Australia talk – Q Society, Melbourne
Although Australia is 10-15 years behind the islamisation of Britain and Europe, it is ahead in terms of its response to this dire problem.
It’s main, and certainly its most coherent, response is the Q Society. A secular, grassroots Australian organisation, incorporated in 2010 with the task of “informing, emboldening and engaging” Australian citizens, and of building a network of citizen lobbyists and activists, to bring pressure to bear on politicians, key administrators and companies.
The commitment and professionalism of the Q Society were the first thing that I discovered when I hit the ground in Perth. These people mean business. How I wish we had had a Q Society in England 10-15 years ago: how I wish we had a Q Society in England now. With these people there is none of the hot air and hollow promises which can often accompany activism.
The other thing was the Australian hospitality. This was the hardest part of my speaking tour! And not just their kindness in flying me over. Steer clear of Australia if a warm welcome makes you feel awkward!
It is a shame to see such a big warm paradise as Australia get Islamised. It is absurd in itself, because it would be hard to think of somewhere that Islam belongs less. Because such a naturally beautiful environment has so much to lose to the sewer of Islamic doctrine. And because the depredations of eyesores like the Lakemba mosque, and the Camden mosque – whose leading Iights want to rename the town “Islamden” – are offensive to decency.
But the people of Australia are facing the task. And their numbers are growing fast.
This growth is aided by the strategically inept (as with all sociopathic things) sense of leadership of Australia’s muslims. No sooner had I arrived than there were:
- A full blown Islamic riot in Hyde Park, Sydney, with riot policemen knocked unconscious on camera and having to be dragged out by their colleagues. And over excitable beardy-weirdy characters shouting to camera:
We love Osama!
Remember that if you ever feel in the mood to try a bit more appeasement with muslims.
- The next day, reports of a full blown terror raid at a mosque outfit in Melbourne. The usual excuses about cultural misunderstanding were trotted out, and they had as much effect as a cow on a crutch with your average Aussie battler.
- A couple of days later, the first arrests on a female genital mutilation charge in Australia. This puts them a decade ahead of us Brits, who have had legislation to deal with the problem for 14 years, and have yet to make an arrest let alone charge anyone.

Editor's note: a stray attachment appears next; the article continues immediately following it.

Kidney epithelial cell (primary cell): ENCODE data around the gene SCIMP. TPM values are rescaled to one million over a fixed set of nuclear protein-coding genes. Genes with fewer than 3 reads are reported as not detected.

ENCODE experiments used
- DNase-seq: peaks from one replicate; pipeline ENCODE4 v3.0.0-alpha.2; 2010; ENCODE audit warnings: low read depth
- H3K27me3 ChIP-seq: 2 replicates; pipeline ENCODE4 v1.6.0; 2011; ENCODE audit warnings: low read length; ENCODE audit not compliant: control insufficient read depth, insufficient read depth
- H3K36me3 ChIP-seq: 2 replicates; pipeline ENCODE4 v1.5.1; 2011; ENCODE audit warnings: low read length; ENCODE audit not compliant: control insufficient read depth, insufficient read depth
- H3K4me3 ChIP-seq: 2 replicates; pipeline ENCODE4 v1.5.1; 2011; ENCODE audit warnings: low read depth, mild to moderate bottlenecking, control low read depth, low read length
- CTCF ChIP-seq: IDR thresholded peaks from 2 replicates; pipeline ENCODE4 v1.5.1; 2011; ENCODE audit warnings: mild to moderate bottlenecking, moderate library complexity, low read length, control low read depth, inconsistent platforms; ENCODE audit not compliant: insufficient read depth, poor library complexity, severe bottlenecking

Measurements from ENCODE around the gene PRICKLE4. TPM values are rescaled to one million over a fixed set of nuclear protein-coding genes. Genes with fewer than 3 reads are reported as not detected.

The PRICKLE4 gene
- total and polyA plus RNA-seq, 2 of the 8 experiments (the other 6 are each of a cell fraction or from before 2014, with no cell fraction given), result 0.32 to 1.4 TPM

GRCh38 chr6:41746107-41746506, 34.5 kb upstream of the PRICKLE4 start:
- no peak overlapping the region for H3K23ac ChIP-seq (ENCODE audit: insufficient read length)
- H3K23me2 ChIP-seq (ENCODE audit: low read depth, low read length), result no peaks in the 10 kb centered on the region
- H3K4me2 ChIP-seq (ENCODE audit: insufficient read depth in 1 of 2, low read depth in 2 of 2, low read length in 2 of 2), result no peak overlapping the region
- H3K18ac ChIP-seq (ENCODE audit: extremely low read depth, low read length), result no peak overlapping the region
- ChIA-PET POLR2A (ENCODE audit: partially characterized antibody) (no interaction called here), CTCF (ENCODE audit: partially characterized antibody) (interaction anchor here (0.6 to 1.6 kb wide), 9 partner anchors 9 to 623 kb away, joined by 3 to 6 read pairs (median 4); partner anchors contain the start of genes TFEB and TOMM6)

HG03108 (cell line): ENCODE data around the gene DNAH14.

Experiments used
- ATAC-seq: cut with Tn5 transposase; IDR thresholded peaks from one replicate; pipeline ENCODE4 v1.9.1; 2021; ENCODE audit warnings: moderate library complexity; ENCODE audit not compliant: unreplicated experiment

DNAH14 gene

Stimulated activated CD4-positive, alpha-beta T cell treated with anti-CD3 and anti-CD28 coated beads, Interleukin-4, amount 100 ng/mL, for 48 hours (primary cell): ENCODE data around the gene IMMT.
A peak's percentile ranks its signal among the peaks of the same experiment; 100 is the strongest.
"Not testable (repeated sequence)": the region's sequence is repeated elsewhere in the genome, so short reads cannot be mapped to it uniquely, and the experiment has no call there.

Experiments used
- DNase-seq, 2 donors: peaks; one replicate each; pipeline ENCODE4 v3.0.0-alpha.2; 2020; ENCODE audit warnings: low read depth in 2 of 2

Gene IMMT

So people were more than usually keen to listen to what I had to say. The big questions being: “What’s coming our way?”, and “Are we gonna end up like you Brits?”
And my answer? “Of course you are!” But you’ll have to watch the video below to see why! Plus a bit else besides.
A few things struck me about the audiences for my talks.
Their intelligence. These people had read up on the issue. They understood what was going on in England, America and Europe far better than I did what is going on in Australia. One couple, who met me in such style in Canberra, were very active and informed on the cause to protect Middle Eastern Christians from mass murder. This is the “ethnic tension” that the BBC sometimes tells us about, which always end up with churches getting torched and Christian girls getting “abducted”. As a citizen of a crusader nation, I was ashamed of my lack of knowledge here.
Their tough mindedness. These people want to know about the endgame. For them, it is not simply about letting off steam. They want to know how this thing will end, ugly as it may be. I put this down to the Aussie ability to look reality square in the eye. I’m reminded of the Australian attitude to joining the doomed League of Nations: when President Woodrow Wilson pompously asked their Foreign Secretary, “Are you prepared to defy the opinion of the civilised world?”, the Australian reply was: “That’s about the size of it Mr. President”.
Their political incorrectness. One gentleman told me he had fought a mosque application, and secured a court order allowing him, as a neighbour, to visit at any time of day or night to make sure the place was complying with the conditions of its permission. “And I’m gonna enjoy doing it!”
Their enjoyment it all. You only have to hear Sergio Redegalli speak. His “Say No to Burqas” mural on the wall of his artistic studio, naturally incurs calls for censorship and violence from fellow artists in Sydney, plus lots of thrown cans of highly environmentally damaging paint. He refers to them as “his ferals”, and incorporates their smudges and splashes into new versions of the mural.
I completed my trip by advising a local group about a mosque proposal that appears to be something very sinister. I can’t go into it now because the investigation will have to be done on the quiet. But this proposal is not what they claim, and will certainly turn into a downright dangerous presence for the peaceable and warm hearted neighbours.
Australia doesn’t deserve what is currently coming to them. But from what I saw, they won’t get it, because they won’t allow it. They won’t have to go so far down the road as we have before they wise up.
On the European side of the world, we may end up fighting the war in order to solve the problem. But my bet is that Australia will quietly and firmly see our example and solve its own problems without fighting the battle. And this, if Sun Tsu is to be believed, is the highest form of strategy.